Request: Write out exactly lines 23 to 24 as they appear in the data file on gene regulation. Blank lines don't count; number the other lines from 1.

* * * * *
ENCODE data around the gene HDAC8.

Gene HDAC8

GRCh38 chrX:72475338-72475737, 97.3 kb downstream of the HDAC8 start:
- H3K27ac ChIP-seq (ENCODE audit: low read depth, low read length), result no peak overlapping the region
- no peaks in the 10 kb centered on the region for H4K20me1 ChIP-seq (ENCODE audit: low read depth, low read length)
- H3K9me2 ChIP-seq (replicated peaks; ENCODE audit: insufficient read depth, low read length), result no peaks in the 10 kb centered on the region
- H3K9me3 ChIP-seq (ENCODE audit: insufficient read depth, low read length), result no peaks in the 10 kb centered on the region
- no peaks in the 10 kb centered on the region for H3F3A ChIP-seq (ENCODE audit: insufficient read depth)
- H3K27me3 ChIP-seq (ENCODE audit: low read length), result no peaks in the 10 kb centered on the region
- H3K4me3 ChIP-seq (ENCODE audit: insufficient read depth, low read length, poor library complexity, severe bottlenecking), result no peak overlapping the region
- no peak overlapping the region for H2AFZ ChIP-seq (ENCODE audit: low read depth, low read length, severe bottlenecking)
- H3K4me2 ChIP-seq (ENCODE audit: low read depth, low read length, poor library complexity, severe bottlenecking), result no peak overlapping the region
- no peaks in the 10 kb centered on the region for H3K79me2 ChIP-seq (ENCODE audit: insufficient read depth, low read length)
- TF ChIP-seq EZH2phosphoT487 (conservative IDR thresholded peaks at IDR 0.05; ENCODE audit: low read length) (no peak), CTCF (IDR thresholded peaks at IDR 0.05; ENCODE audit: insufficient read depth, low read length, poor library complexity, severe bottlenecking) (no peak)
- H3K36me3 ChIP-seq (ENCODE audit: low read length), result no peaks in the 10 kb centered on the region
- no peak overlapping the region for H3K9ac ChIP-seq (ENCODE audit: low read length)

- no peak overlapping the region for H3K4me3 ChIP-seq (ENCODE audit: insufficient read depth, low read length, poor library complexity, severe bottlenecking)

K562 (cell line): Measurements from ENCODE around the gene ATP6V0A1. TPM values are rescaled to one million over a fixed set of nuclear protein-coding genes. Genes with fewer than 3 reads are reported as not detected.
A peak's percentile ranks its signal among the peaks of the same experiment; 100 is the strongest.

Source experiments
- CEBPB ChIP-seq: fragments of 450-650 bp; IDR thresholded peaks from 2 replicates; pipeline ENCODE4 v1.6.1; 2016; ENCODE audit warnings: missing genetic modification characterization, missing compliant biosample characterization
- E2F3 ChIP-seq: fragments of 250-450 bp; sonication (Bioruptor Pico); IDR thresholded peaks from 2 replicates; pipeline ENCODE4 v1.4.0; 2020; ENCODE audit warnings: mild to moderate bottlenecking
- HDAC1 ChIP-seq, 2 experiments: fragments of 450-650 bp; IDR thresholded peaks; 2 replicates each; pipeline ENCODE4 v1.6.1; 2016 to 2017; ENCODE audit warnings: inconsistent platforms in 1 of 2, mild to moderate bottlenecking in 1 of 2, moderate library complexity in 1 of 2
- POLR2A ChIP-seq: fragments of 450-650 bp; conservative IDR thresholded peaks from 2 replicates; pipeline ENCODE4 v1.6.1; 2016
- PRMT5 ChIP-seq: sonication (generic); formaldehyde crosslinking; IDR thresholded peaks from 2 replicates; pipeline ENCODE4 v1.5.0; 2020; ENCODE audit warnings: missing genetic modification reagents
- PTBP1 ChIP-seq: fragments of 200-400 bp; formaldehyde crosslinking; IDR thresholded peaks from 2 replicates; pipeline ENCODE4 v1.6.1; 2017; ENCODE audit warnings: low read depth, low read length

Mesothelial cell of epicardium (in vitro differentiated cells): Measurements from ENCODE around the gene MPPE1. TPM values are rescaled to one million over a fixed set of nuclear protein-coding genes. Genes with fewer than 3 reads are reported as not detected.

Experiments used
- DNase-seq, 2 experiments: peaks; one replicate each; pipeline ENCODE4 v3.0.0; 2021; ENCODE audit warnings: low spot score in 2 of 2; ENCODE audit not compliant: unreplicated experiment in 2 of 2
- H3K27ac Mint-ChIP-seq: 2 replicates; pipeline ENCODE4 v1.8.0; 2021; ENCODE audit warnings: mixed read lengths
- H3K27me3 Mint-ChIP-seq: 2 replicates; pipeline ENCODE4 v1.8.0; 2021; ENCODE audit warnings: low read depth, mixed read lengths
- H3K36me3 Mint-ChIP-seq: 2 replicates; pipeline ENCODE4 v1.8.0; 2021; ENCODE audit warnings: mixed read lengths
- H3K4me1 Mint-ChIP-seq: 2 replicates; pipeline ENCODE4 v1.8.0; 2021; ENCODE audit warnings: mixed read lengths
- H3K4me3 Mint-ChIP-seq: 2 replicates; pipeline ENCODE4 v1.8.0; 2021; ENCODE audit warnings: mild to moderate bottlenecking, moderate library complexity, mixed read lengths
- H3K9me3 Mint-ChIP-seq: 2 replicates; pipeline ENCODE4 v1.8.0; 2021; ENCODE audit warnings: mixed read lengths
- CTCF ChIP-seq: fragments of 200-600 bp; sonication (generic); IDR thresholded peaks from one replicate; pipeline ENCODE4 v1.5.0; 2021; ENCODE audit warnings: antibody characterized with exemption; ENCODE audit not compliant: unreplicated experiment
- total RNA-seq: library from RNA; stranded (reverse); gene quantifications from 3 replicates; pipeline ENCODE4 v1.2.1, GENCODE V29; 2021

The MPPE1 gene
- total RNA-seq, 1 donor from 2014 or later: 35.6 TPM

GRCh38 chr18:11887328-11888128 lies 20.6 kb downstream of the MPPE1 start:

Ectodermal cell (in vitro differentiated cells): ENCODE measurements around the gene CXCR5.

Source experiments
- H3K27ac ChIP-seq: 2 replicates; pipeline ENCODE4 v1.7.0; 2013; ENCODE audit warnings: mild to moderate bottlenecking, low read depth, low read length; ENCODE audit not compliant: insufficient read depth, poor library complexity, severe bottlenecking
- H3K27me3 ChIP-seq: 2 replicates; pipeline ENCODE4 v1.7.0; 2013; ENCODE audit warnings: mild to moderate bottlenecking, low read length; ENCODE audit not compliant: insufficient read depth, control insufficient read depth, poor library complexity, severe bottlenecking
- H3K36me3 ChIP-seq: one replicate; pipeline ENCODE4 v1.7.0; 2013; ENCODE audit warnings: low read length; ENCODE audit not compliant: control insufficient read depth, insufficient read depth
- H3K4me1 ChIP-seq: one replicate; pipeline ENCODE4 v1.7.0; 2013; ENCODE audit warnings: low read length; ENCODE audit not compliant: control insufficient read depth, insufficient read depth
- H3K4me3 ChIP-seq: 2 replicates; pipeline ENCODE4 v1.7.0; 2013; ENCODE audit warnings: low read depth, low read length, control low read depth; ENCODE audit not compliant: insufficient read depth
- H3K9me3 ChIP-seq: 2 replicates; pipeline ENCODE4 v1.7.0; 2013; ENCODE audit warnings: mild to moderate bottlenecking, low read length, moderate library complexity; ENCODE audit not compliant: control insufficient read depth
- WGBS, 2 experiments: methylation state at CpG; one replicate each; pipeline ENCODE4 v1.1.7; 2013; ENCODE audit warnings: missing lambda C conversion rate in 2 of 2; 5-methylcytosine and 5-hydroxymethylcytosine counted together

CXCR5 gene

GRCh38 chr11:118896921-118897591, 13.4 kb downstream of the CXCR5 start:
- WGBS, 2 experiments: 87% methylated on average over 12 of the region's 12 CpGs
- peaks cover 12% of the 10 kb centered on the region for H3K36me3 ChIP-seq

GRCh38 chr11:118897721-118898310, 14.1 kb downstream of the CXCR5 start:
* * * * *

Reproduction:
- HDAC1 ChIP-seq, 2 experiments: fragments of 450-650 bp; IDR thresholded peaks; 2 replicates each; pipeline ENCODE4 v1.6.1; 2016 to 2017; ENCODE audit warnings: inconsistent platforms in 1 of 2, mild to moderate bottlenecking in 1 of 2, moderate library complexity in 1 of 2
- POLR2A ChIP-seq: fragments of 450-650 bp; conservative IDR thresholded peaks from 2 replicates; pipeline ENCODE4 v1.6.1; 2016